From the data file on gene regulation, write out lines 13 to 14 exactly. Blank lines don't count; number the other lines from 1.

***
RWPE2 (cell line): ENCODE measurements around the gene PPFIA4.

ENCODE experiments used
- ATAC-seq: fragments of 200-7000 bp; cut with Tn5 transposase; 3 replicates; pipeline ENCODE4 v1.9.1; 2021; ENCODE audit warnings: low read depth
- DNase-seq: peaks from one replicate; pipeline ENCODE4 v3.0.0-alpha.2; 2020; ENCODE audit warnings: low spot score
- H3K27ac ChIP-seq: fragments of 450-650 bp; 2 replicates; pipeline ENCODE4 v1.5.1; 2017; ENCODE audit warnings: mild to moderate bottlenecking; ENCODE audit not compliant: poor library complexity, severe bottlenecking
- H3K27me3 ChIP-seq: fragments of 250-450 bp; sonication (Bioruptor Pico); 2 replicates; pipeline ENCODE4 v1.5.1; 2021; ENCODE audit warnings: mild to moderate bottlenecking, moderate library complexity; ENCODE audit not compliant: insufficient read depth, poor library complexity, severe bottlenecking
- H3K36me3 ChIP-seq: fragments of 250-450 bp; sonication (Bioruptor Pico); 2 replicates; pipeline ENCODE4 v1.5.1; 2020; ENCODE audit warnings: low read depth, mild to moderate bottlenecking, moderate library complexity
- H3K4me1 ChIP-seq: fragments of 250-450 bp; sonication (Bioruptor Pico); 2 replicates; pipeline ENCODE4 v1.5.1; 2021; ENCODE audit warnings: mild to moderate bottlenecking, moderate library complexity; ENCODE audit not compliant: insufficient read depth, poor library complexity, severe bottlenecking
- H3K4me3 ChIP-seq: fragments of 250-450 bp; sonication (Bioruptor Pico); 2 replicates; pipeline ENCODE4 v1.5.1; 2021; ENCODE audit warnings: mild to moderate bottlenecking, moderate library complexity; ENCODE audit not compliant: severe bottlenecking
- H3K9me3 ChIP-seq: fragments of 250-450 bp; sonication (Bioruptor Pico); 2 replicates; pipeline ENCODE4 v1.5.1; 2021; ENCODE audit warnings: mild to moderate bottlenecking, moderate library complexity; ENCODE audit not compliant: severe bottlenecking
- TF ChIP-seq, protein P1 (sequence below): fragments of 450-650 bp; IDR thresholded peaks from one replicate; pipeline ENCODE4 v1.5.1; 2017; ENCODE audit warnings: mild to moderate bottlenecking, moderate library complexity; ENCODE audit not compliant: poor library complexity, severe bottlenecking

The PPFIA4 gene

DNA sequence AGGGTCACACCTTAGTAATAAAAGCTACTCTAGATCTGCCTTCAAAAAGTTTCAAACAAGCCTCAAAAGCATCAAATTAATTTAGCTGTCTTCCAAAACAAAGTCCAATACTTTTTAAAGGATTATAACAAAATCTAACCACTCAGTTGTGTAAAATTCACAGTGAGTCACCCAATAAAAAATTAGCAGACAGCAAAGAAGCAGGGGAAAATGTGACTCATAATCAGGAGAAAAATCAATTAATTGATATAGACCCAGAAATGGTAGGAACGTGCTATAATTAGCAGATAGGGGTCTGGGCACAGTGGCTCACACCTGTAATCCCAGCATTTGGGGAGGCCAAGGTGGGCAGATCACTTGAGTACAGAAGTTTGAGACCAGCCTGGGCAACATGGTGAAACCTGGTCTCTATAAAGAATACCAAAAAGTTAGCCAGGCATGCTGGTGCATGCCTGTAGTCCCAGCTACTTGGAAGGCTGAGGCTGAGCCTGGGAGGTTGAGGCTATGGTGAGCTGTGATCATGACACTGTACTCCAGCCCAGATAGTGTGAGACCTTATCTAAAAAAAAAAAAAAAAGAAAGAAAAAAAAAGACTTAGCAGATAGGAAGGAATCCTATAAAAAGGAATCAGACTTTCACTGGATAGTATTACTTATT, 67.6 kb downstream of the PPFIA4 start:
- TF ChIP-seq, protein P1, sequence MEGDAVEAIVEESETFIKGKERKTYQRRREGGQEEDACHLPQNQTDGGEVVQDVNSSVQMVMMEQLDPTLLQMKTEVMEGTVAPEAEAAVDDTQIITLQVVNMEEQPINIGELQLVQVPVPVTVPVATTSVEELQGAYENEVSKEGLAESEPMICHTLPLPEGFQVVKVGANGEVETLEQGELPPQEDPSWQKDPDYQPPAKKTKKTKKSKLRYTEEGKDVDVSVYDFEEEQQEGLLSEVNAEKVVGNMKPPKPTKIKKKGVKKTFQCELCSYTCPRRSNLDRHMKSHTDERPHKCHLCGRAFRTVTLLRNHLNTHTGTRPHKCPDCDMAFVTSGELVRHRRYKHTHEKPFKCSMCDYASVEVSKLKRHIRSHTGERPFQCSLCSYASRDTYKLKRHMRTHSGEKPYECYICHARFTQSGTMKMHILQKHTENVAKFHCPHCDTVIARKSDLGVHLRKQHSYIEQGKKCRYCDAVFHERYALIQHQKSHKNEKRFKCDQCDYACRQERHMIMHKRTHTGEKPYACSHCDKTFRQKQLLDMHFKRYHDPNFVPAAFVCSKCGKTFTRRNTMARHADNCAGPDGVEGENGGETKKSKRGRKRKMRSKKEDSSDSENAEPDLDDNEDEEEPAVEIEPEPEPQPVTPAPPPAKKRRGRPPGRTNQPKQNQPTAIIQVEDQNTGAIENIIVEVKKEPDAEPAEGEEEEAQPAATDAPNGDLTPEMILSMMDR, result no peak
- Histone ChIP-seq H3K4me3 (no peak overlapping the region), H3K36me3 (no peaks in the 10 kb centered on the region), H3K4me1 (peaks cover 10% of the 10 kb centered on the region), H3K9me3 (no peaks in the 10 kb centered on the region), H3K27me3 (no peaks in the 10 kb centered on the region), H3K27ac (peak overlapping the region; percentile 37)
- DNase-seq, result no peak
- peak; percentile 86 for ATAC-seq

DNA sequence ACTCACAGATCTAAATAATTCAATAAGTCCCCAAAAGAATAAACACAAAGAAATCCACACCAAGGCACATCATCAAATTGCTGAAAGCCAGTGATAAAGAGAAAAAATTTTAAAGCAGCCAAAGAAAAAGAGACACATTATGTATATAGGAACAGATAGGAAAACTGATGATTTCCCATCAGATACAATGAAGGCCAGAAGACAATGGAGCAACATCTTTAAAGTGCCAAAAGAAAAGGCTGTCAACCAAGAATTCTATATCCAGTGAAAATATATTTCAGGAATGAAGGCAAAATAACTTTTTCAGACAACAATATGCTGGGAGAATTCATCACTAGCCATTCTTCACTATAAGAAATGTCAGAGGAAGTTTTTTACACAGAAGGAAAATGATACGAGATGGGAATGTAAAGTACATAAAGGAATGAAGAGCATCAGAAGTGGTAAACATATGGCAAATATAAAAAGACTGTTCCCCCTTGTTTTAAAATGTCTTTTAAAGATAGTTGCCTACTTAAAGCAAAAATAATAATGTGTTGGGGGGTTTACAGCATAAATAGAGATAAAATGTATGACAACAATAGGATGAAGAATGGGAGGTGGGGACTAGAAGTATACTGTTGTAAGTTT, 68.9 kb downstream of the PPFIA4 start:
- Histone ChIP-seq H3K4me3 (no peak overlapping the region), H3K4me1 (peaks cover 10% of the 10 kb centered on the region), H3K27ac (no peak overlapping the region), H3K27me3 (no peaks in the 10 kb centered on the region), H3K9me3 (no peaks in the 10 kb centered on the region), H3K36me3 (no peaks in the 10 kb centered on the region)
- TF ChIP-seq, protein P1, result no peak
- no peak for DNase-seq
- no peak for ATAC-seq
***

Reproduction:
DNA sequence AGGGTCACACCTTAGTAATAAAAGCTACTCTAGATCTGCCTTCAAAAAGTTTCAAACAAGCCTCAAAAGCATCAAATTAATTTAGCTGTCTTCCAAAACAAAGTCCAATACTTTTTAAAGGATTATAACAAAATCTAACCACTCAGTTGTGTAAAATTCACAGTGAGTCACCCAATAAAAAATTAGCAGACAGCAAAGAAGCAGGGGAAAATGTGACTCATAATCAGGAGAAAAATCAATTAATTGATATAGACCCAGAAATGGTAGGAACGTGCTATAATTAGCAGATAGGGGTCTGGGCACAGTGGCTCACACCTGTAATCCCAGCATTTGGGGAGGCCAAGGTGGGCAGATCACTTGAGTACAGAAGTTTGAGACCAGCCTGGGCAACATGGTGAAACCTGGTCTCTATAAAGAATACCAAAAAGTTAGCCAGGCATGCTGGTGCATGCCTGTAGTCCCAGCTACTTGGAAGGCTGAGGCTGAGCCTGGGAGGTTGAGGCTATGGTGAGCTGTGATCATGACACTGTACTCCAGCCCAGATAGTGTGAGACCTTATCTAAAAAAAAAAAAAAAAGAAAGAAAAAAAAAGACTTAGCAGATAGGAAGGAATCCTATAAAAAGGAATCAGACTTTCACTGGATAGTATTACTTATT, 67.6 kb downstream of the PPFIA4 start:
- TF ChIP-seq, protein P1, sequence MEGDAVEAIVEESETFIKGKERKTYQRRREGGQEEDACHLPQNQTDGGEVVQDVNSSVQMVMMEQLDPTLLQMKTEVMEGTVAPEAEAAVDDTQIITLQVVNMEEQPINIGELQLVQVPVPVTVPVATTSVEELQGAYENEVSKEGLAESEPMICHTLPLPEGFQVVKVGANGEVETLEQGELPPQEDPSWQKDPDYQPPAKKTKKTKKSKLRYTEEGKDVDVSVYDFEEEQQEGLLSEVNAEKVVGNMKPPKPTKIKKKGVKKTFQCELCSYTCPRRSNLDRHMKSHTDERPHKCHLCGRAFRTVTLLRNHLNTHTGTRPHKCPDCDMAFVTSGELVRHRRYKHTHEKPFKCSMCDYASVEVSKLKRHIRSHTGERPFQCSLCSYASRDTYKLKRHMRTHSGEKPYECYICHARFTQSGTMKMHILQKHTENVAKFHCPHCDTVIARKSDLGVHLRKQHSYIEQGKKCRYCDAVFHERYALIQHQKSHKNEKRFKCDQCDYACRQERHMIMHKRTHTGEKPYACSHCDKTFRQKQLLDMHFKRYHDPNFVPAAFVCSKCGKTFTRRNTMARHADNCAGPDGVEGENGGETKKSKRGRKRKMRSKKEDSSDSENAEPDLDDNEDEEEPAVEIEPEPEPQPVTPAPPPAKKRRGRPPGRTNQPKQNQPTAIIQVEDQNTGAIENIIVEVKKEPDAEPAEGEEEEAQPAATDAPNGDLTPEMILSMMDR, result no peak